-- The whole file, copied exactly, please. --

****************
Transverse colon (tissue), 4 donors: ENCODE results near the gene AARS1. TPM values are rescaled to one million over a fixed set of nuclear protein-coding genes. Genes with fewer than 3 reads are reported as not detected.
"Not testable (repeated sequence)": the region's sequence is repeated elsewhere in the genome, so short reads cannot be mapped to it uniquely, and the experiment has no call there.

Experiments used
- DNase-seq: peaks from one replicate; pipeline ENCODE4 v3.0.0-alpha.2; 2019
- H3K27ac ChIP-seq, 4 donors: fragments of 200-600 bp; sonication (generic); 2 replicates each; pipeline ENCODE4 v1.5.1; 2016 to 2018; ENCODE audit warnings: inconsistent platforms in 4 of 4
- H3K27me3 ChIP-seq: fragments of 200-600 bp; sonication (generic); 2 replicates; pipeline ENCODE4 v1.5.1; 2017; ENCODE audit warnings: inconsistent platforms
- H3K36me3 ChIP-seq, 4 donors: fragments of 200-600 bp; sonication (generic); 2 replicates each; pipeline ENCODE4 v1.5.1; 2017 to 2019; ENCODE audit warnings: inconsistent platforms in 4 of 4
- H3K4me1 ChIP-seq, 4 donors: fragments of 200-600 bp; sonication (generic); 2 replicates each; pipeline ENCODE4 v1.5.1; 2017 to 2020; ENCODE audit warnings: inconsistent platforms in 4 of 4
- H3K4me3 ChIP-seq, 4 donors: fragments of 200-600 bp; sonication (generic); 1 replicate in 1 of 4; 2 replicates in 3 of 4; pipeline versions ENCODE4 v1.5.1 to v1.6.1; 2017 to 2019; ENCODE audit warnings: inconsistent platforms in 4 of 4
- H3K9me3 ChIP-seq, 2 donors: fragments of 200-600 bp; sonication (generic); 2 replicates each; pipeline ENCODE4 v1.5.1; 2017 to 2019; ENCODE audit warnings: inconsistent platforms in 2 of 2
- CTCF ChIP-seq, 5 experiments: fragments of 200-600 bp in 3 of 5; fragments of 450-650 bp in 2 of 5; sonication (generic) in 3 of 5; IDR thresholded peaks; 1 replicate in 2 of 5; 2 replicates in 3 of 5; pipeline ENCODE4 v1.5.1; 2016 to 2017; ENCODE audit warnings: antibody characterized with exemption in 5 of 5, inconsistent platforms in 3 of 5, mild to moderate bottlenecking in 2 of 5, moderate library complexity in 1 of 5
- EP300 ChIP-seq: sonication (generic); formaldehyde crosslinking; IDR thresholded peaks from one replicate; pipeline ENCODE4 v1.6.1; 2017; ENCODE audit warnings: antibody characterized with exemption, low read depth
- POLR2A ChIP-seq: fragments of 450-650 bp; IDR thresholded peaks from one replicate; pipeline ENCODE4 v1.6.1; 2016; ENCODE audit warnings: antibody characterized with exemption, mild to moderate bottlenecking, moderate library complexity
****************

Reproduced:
Transverse colon (tissue), 4 donors: ENCODE results near the gene AARS1. TPM values are rescaled to one million over a fixed set of nuclear protein-coding genes. Genes with fewer than 3 reads are reported as not detected.
"Not testable (repeated sequence)": the region's sequence is repeated elsewhere in the genome, so short reads cannot be mapped to it uniquely, and the experiment has no call there.

Experiments used
- DNase-seq: peaks from one replicate; pipeline ENCODE4 v3.0.0-alpha.2; 2019
- H3K27ac ChIP-seq, 4 donors: fragments of 200-600 bp; sonication (generic); 2 replicates each; pipeline ENCODE4 v1.5.1; 2016 to 2018; ENCODE audit warnings: inconsistent platforms in 4 of 4
- H3K27me3 ChIP-seq: fragments of 200-600 bp; sonication (generic); 2 replicates; pipeline ENCODE4 v1.5.1; 2017; ENCODE audit warnings: inconsistent platforms
- H3K36me3 ChIP-seq, 4 donors: fragments of 200-600 bp; sonication (generic); 2 replicates each; pipeline ENCODE4 v1.5.1; 2017 to 2019; ENCODE audit warnings: inconsistent platforms in 4 of 4
- H3K4me1 ChIP-seq, 4 donors: fragments of 200-600 bp; sonication (generic); 2 replicates each; pipeline ENCODE4 v1.5.1; 2017 to 2020; ENCODE audit warnings: inconsistent platforms in 4 of 4
- H3K4me3 ChIP-seq, 4 donors: fragments of 200-600 bp; sonication (generic); 1 replicate in 1 of 4; 2 replicates in 3 of 4; pipeline versions ENCODE4 v1.5.1 to v1.6.1; 2017 to 2019; ENCODE audit warnings: inconsistent platforms in 4 of 4
- H3K9me3 ChIP-seq, 2 donors: fragments of 200-600 bp; sonication (generic); 2 replicates each; pipeline ENCODE4 v1.5.1; 2017 to 2019; ENCODE audit warnings: inconsistent platforms in 2 of 2
- CTCF ChIP-seq, 5 experiments: fragments of 200-600 bp in 3 of 5; fragments of 450-650 bp in 2 of 5; sonication (generic) in 3 of 5; IDR thresholded peaks; 1 replicate in 2 of 5; 2 replicates in 3 of 5; pipeline ENCODE4 v1.5.1; 2016 to 2017; ENCODE audit warnings: antibody characterized with exemption in 5 of 5, inconsistent platforms in 3 of 5, mild to moderate bottlenecking in 2 of 5, moderate library complexity in 1 of 5
- EP300 ChIP-seq: sonication (generic); formaldehyde crosslinking; IDR thresholded peaks from one replicate; pipeline ENCODE4 v1.6.1; 2017; ENCODE audit warnings: antibody characterized with exemption, low read depth
- POLR2A ChIP-seq: fragments of 450-650 bp; IDR thresholded peaks from one replicate; pipeline ENCODE4 v1.6.1; 2016; ENCODE audit warnings: antibody characterized with exemption, mild to moderate bottlenecking, moderate library complexity